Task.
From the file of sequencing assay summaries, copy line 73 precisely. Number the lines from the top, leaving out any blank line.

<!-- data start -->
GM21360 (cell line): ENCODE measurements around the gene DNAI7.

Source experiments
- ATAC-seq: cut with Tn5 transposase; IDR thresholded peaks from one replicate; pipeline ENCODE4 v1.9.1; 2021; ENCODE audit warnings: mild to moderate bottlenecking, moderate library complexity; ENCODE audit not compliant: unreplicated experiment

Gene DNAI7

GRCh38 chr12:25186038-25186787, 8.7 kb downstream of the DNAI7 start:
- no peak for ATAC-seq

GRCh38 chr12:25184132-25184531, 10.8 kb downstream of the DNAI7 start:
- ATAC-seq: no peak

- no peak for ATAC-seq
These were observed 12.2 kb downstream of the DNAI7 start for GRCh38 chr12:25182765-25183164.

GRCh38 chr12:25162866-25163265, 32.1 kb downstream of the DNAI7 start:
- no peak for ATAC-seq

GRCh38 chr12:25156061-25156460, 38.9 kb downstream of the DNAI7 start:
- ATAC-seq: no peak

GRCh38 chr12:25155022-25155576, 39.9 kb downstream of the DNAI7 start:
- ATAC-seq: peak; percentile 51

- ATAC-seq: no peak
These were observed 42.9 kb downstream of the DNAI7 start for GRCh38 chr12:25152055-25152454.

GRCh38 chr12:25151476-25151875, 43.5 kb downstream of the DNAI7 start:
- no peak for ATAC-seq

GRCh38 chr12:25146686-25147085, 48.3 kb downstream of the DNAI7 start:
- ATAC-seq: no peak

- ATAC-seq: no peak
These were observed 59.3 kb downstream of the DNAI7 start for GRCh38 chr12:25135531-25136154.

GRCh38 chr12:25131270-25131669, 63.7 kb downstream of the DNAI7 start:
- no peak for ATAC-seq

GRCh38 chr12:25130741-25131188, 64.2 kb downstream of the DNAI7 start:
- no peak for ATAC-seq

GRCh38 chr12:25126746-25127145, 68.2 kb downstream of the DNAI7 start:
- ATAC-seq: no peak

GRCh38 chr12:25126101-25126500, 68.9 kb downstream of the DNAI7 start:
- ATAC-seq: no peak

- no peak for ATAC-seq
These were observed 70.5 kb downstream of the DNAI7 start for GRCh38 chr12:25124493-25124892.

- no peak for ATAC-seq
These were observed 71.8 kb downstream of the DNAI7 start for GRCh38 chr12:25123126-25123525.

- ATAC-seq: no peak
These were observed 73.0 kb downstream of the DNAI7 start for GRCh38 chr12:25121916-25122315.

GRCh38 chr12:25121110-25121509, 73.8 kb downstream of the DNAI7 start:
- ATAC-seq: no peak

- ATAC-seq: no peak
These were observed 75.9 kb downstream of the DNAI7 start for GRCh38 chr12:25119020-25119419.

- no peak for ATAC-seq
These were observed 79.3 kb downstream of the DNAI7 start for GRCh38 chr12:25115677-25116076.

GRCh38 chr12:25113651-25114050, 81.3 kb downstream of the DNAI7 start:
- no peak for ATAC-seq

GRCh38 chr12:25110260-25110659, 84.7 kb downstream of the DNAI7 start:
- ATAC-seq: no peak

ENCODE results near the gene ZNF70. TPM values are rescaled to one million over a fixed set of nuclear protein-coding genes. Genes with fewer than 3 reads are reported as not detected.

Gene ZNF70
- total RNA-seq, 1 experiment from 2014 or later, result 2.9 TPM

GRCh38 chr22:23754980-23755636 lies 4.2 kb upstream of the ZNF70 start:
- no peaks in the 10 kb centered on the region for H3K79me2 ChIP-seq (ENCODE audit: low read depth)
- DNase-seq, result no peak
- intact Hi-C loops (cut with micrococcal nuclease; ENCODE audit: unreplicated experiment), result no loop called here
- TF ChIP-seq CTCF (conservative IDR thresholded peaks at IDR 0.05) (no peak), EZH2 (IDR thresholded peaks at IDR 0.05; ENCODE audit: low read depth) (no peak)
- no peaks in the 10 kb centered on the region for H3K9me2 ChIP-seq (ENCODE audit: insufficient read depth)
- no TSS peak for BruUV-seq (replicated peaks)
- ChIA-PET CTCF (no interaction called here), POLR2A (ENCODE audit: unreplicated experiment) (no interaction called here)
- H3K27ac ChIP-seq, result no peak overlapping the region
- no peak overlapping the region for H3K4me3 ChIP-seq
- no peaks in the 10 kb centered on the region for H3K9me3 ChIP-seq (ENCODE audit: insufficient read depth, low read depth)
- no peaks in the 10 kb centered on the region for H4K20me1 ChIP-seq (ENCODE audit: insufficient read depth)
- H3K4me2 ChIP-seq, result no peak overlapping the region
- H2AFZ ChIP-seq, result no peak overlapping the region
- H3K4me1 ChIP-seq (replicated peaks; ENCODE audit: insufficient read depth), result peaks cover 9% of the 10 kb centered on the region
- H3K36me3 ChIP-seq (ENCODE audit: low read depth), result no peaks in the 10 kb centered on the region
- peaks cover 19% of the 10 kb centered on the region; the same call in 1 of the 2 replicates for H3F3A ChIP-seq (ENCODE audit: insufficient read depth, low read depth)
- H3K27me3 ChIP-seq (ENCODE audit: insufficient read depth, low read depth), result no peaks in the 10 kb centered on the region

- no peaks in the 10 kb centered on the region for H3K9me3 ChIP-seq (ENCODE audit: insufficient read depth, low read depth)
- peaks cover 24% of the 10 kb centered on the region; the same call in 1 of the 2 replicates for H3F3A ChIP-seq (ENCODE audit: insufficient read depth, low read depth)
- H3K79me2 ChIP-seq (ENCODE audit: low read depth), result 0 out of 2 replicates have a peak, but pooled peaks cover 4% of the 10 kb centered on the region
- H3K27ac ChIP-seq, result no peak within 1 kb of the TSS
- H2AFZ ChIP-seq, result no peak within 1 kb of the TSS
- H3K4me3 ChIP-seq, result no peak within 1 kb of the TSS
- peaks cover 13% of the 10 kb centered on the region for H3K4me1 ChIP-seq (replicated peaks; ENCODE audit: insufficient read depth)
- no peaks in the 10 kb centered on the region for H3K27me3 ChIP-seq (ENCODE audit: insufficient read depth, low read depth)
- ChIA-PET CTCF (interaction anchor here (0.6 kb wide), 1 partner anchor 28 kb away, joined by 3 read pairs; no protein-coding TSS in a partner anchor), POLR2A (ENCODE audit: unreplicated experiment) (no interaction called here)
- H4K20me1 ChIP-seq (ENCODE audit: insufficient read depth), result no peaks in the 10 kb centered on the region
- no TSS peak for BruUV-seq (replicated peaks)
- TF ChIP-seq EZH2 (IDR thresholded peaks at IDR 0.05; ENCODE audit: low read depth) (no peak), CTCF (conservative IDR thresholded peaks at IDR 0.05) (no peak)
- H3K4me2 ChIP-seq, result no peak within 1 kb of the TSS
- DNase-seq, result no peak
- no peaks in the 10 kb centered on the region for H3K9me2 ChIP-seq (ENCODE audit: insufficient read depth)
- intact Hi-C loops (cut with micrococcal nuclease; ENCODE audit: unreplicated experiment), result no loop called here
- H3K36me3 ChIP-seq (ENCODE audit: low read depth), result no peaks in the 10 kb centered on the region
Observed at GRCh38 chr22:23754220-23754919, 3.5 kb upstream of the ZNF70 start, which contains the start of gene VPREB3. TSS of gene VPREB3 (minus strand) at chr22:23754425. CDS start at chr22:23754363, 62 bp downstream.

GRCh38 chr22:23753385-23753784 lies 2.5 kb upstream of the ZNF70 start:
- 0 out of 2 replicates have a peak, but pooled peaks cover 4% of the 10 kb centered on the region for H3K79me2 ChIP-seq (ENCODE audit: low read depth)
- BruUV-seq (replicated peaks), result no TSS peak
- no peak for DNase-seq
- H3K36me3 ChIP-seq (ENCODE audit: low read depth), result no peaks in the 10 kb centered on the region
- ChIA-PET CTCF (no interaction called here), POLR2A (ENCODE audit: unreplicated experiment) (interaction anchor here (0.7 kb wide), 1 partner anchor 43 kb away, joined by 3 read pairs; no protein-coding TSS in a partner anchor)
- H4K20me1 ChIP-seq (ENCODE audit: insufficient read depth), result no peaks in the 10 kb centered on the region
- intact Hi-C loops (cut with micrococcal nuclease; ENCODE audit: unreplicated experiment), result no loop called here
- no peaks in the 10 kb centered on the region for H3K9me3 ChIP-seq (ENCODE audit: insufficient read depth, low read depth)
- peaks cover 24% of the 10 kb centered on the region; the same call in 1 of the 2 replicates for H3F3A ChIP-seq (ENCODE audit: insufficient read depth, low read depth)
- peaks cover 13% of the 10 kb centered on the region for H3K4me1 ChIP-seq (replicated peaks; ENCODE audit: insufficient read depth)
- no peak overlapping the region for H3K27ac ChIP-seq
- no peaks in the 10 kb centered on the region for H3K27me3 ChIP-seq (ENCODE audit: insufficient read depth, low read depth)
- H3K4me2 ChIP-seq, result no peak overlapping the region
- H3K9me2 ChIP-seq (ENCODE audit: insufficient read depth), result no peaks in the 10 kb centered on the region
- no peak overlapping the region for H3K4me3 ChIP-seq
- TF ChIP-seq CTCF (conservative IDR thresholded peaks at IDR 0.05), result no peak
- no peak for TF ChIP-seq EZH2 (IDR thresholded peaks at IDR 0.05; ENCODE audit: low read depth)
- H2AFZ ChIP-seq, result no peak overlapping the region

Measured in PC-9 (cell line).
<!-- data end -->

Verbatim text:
- H3K27ac ChIP-seq, result no peak within 1 kb of the TSS